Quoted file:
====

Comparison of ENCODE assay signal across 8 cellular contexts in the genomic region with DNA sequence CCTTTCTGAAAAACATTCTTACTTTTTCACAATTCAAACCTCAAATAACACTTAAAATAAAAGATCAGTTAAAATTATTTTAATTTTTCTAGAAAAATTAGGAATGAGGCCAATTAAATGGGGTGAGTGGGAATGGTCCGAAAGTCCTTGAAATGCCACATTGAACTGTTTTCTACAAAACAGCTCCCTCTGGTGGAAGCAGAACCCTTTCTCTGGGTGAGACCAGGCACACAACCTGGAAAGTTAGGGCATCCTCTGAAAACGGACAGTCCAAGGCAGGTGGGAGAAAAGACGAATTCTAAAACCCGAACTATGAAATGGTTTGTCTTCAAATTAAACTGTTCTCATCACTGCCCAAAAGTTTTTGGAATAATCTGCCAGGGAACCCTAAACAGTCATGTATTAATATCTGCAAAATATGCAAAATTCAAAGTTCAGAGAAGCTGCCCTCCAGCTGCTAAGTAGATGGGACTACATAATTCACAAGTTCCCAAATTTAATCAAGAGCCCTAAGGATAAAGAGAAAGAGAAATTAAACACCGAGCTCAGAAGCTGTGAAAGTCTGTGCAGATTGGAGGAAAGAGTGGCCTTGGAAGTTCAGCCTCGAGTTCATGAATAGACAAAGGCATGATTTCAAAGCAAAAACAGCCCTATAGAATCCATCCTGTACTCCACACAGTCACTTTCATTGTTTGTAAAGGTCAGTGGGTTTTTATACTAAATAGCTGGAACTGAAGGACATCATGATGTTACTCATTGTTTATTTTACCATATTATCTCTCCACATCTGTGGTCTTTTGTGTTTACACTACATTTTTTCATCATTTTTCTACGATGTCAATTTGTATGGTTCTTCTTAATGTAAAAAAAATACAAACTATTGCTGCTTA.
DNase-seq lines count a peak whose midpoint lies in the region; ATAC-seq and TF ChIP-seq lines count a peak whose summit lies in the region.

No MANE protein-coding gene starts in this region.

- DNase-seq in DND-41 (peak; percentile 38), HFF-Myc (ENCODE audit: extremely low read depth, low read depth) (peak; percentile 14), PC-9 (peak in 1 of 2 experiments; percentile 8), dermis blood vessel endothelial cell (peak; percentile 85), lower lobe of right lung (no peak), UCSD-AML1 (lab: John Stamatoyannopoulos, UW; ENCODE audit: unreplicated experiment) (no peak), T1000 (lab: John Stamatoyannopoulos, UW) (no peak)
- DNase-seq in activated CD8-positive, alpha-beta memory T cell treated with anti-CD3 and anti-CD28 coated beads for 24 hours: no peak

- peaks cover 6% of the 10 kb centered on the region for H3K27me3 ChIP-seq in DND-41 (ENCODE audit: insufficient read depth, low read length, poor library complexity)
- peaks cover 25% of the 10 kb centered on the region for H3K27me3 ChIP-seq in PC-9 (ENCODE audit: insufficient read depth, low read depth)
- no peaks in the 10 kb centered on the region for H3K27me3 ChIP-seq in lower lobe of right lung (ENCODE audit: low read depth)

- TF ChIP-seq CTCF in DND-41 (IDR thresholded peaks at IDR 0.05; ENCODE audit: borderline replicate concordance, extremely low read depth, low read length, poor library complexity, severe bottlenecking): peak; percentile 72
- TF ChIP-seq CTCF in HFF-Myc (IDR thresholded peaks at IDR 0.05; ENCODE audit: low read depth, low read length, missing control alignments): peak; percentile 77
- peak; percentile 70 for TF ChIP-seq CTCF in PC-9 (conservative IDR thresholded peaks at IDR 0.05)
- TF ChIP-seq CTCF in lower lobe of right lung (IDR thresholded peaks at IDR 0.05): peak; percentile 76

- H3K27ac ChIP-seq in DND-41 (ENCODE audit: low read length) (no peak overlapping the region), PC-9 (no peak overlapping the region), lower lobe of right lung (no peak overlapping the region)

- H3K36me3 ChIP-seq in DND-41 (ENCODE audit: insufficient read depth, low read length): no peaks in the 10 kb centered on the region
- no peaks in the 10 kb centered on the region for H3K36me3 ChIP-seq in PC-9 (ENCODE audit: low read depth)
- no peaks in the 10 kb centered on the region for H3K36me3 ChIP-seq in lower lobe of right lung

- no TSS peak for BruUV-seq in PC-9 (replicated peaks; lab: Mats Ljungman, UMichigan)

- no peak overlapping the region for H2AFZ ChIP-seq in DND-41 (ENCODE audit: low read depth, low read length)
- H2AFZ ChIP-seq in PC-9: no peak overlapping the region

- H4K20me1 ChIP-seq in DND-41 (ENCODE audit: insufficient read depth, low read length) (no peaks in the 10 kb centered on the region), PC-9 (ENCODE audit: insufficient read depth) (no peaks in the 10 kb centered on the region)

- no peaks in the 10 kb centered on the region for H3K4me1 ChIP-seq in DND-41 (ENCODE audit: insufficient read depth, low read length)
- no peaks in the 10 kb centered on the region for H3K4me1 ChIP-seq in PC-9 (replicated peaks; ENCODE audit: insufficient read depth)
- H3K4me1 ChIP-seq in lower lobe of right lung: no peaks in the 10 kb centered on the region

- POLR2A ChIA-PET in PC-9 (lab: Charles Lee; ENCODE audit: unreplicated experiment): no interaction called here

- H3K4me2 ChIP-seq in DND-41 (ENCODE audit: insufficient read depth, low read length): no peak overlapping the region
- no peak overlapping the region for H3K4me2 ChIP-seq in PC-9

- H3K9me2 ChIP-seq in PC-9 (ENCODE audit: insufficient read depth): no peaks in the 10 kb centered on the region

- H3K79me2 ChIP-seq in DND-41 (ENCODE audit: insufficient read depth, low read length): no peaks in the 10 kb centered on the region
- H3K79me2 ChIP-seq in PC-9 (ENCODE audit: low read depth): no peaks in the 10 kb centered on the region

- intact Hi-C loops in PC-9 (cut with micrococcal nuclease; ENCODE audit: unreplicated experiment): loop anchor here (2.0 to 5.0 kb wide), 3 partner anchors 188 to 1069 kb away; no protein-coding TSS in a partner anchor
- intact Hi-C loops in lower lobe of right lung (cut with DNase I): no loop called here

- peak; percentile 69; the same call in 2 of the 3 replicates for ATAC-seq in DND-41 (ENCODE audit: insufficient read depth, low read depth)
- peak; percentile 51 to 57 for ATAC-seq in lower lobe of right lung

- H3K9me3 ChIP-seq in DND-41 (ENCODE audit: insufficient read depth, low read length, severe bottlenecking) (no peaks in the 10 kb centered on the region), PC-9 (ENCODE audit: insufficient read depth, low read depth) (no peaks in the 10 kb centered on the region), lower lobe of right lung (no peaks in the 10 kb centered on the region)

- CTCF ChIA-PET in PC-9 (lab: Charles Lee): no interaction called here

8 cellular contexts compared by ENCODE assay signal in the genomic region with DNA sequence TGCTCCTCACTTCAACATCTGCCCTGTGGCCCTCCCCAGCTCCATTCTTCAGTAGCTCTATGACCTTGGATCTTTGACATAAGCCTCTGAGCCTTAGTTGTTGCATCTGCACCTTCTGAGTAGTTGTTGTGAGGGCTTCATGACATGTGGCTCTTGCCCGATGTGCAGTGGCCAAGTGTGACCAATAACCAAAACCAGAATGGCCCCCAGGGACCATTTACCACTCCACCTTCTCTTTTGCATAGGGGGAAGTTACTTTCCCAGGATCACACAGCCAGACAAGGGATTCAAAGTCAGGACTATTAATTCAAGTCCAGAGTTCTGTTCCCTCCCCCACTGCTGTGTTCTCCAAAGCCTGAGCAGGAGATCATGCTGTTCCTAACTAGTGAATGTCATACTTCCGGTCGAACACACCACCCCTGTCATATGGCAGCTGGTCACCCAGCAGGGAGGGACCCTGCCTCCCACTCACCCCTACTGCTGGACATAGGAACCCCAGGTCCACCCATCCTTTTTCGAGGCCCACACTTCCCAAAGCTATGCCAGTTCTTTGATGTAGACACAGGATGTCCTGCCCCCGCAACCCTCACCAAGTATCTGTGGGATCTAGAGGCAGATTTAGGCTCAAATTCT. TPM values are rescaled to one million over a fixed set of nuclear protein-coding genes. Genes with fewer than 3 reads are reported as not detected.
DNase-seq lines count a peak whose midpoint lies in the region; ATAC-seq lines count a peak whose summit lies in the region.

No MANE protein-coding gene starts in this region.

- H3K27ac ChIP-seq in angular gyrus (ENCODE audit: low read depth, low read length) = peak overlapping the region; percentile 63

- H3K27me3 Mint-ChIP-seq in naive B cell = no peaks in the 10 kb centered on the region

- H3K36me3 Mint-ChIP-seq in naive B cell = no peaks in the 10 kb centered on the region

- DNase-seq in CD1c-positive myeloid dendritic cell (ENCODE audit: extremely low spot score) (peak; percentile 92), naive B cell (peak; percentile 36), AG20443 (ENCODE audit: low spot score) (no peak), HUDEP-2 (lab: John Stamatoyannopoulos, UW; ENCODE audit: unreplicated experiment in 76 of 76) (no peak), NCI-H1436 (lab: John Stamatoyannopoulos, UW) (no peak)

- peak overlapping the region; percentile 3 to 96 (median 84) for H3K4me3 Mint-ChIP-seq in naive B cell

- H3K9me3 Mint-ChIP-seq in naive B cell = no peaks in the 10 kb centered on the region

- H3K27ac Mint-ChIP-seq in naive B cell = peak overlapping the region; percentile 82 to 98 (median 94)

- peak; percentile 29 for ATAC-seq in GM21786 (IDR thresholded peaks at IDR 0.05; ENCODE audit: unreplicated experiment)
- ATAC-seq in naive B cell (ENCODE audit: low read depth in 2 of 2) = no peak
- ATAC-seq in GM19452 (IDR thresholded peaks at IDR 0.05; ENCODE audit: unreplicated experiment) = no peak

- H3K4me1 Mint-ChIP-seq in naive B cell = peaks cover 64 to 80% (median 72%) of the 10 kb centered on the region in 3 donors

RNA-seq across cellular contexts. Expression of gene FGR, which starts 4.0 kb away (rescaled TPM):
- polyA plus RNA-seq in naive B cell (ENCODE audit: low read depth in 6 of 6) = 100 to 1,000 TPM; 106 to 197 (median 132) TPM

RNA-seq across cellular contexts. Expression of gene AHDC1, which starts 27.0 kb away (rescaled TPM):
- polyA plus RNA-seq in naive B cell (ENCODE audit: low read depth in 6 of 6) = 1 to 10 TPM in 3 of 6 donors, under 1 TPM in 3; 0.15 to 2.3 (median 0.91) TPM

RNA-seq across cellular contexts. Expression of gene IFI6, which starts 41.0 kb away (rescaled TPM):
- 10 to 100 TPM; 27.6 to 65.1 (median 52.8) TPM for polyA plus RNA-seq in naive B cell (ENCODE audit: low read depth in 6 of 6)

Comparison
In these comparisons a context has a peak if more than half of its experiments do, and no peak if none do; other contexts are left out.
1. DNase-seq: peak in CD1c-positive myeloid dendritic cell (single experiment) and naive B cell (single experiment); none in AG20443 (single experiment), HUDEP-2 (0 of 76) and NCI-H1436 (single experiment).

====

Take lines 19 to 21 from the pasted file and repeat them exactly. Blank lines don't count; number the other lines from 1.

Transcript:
- H2AFZ ChIP-seq in PC-9: no peak overlapping the region

- H4K20me1 ChIP-seq in DND-41 (ENCODE audit: insufficient read depth, low read length) (no peaks in the 10 kb centered on the region), PC-9 (ENCODE audit: insufficient read depth) (no peaks in the 10 kb centered on the region)

- no peaks in the 10 kb centered on the region for H3K4me1 ChIP-seq in DND-41 (ENCODE audit: insufficient read depth, low read length)